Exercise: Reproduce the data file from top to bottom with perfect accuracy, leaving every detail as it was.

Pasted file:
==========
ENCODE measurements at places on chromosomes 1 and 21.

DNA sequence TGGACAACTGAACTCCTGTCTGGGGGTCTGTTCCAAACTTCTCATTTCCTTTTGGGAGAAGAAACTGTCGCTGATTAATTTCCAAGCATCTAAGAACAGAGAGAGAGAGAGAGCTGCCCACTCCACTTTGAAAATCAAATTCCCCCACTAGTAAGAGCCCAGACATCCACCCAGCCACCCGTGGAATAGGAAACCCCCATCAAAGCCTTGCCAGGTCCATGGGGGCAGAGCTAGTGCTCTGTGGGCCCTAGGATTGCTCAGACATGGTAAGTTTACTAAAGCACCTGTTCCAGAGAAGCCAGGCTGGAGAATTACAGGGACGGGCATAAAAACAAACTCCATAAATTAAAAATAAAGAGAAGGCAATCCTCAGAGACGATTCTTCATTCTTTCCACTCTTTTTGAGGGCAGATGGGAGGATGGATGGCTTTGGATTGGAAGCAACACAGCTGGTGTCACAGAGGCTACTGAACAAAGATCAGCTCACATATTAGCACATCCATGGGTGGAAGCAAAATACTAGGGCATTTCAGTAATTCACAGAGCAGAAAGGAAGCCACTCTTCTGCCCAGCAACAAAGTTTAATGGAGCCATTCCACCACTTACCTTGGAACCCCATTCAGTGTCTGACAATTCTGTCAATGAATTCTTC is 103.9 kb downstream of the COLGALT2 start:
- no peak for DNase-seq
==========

ENCODE measurements at places on chromosomes 1 and 21.

DNA sequence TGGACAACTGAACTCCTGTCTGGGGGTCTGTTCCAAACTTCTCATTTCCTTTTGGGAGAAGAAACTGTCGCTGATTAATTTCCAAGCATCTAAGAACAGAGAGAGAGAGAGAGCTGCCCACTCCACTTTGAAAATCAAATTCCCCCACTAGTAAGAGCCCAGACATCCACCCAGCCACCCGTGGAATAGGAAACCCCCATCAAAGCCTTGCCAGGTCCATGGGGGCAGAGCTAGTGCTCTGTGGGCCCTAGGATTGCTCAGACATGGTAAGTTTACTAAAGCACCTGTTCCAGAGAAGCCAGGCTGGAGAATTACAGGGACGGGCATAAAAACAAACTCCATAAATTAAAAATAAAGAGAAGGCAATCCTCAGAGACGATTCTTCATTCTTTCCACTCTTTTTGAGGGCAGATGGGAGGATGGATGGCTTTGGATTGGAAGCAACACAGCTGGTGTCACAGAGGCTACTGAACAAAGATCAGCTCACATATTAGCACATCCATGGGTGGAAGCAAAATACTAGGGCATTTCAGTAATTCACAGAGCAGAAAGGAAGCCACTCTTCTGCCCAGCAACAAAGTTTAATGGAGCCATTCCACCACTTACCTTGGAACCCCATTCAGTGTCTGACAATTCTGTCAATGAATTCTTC is 103.9 kb downstream of the COLGALT2 start:
- no peak for DNase-seq